Admit it – there are few things more intimidating than the thought of a waiter dropping an encyclopedia of wine right in front of you at the dinner table. It’s no fun thumbing through hundreds of pages worth of while your unhelpful dinner companions continue their conversation expecting you to do all the hard work. Fear no longer, Sassy to the rescue with some tips to help maneuver a wine menu like a pro.
Your friend, the Sommelier
Most high-end restaurants in Singapore have a Sommelier (Somm), a professional who specialises in wine. It is their job to keep the restaurant’s wine cellar full, produce a wine menu and help you select a bottle to match your meal and pocketbook. Once seated, ask if the restaurant has a Sommelier and if they do, here’s how to put them to work for you:
1. The Somm will ask if you know what you want… and in our case, of course we don’t! Start by telling them the kind of wine you like to drink with a few descriptions like, smooth, full-bodied, spicy, dry, oaky. Don’t be intimidated it’s okay to use your own vocabulary words to describe your taste preferences.
2. At this point in the conversation you should express a price range you want to stick to and ask for a recommendation. I usually also ask them if there are any hidden gems on the menu, or for their favourites in my price point and flavour range. They will give you a selection of wines to choose from that match your requirements. More likely than not, any of those recommendations will be just fine for your dinner.
If you’re stuck in a kerfuffle without a knowlegable Somm to help you out, here’s what you should do:
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First, the basics – understand that most wine lists are divided by categories (red, white, rose, sparkling wine etc.), region (France, USA, Australia, etc.) or by varietal (type of grape-chardonnay, cabernet sauvignon, merlot, pinot, etc.). Typically the menu will subdivide the lists further into price or vintage. Regardless of how prettily it is laid out the wine list is a dizzying confusing encyclopaedia. Now to make your selection…
1. Decide if your dinner companions prefer red or white wine and if anyone is having wine by the glass or something besides wine (gasp!).
2. Settle on the price tag you are willing to step up to…and stick to it. In Singapore your value wines are generally going to be Australian. Wines from Chile, Italy and some Californian and Oregon wines can be mid-priced. French wines are generally the most expensive here.
Some people like to try new wines in restaurants, I prefer to do my experimenting at home where wine is much cheaper than in restaurants given their 200++% mark up! So I prefer to stick to what I know… and look for familiar wines I like within my price range. If you are aiming for the leastexpensive wines, stick to the two most recent vintages.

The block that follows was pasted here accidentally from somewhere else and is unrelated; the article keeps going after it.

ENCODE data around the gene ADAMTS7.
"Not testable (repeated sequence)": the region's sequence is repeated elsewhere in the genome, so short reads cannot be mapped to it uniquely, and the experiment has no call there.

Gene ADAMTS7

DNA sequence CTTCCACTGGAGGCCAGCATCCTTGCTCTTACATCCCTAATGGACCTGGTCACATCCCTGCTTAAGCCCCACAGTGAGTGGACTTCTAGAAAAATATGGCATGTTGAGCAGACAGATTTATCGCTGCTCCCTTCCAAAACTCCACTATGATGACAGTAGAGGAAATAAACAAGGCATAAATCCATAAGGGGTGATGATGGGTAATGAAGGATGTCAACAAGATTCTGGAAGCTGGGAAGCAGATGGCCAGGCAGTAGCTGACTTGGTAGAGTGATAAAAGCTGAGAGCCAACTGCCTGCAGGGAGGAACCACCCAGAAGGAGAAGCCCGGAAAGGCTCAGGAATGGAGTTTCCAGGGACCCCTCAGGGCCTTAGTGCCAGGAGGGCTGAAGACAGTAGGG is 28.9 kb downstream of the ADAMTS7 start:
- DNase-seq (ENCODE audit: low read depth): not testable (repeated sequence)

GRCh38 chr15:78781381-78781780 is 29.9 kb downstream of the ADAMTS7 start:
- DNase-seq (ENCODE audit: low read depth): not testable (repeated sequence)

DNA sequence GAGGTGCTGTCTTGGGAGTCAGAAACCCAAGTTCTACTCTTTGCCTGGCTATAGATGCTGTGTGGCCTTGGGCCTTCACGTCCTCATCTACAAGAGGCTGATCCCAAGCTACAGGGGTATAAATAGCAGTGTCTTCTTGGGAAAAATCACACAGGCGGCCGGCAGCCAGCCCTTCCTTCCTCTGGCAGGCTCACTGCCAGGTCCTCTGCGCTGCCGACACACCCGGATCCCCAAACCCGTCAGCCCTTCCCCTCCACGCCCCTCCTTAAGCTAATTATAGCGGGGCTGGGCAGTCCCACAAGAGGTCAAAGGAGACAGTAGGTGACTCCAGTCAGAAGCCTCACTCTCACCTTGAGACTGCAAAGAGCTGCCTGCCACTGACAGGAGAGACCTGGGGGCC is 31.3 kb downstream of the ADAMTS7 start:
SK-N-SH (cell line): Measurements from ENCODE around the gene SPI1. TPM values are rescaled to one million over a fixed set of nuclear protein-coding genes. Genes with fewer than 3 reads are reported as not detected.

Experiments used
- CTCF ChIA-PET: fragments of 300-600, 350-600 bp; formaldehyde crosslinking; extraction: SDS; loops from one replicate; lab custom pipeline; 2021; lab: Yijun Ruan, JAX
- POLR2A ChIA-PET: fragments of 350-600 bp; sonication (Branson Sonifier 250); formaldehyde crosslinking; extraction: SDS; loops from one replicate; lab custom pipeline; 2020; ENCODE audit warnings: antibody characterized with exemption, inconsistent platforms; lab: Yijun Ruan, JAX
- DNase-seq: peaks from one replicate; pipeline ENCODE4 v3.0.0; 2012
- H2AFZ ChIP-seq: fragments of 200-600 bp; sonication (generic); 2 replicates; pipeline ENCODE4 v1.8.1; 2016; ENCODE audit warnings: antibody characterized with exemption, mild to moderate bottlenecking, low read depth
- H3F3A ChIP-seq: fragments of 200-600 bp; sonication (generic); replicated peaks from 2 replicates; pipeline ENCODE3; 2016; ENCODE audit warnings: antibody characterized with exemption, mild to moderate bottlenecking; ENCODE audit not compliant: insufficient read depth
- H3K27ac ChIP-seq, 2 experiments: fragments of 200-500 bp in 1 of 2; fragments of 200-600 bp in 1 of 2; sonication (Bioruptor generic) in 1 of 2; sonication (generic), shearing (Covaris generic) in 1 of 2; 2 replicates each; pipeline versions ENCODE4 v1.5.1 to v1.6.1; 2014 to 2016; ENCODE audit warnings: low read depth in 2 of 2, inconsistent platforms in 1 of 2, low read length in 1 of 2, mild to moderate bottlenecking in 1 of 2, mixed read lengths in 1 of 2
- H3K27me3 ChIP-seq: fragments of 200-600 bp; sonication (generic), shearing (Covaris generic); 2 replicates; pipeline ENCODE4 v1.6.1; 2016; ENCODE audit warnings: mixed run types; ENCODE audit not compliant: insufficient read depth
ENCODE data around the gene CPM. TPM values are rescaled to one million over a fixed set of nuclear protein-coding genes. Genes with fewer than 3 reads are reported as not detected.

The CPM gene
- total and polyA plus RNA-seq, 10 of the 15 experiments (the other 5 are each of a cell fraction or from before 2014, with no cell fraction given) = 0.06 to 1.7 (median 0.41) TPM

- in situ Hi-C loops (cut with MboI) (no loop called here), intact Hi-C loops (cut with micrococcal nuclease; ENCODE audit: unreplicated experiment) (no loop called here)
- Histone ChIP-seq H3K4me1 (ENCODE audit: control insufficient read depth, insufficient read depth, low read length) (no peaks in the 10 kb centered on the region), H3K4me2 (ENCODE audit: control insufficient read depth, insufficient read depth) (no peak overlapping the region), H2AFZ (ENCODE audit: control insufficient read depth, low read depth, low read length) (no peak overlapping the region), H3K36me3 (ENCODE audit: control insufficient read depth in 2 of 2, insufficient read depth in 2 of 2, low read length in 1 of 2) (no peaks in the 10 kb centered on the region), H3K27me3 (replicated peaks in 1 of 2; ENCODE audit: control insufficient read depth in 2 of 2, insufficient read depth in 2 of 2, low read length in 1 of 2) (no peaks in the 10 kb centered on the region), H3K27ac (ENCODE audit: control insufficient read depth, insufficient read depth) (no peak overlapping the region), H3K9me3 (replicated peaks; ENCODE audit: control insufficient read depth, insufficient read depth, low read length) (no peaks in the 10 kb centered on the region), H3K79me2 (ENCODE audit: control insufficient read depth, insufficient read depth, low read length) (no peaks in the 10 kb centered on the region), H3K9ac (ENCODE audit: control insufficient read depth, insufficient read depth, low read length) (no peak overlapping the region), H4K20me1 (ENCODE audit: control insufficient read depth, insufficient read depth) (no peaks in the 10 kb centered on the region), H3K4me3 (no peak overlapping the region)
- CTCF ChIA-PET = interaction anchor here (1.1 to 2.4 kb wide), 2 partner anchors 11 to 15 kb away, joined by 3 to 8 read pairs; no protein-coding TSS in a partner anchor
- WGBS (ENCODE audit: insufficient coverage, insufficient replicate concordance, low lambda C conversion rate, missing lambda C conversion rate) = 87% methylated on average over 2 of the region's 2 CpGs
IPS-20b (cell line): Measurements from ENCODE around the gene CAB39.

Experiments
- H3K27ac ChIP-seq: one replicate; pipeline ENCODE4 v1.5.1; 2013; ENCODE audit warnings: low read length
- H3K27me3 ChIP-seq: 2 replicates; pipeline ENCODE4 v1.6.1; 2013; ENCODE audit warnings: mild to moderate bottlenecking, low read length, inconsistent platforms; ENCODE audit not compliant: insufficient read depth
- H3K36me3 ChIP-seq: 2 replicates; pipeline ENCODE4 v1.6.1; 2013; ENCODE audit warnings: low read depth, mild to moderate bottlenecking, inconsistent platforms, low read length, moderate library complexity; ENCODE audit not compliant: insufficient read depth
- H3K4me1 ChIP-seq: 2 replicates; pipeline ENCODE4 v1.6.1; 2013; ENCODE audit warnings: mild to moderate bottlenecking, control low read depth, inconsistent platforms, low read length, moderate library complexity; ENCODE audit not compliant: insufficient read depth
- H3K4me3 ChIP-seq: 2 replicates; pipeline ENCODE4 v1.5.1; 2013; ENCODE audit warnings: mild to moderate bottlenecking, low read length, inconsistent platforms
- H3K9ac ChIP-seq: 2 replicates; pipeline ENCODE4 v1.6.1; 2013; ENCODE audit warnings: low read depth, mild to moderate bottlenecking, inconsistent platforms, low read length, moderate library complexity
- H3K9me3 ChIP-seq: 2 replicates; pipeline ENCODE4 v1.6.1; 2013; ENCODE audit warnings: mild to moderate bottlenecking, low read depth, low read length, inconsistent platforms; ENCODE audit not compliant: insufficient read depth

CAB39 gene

3. Remember that if the restaurant specialises in a particular food, choose a wine from that same nationality.
4. As a general rule, red wines age better than white wines, but red wine that is more than ten years old is always a risk in a restaurant due to potential storage issues, especially in the heat and humidity of Singapore.
5. Pick younger wines (wine year closest to the year you are in) when you’re in the market for Sauvignon Blanc or Viognier, and for Southern French, Italian, Spanish or Portuguese whites.
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6. Age is sometimes OK for white wine, for example, Rieslings from Germany, Austria, Alsace, New Zealand and Australia.
7. Do not buy old rosé. If it’s pink accept nothing less than the current year.
8. Choose countries that rarely disappoint. New Zealand and Australia are incredibly consistent and with their proximity to Singapore, both countries provide a wide variety of choices.
And don’t forget about house wine
The restaurant probably sells more of these than of any other wine, so the bottles move quickly ensuring proper storage and some popularity. Bad house wines will do nothing for the restaurant’s reputation.
One caution if you are not a Sauvignon Blanc drinker, it sometimes seems this is the country’s national wine. Be sure to enquire about the type of white wine that they are pouring as their house white.
Boost your confidence
Sometimes you can check out a restaurant’s wine list on line before you head there. Or you can bookmark this page, refer to it at the restaurant, make your selection and get back to the dinner party! Good luck and enjoy! Cheers!
To get a good bottle of wine or host your own private wine party contact: Shawn O’Hara, Consulting Sommelier, My Own Private Cellar, email@example.com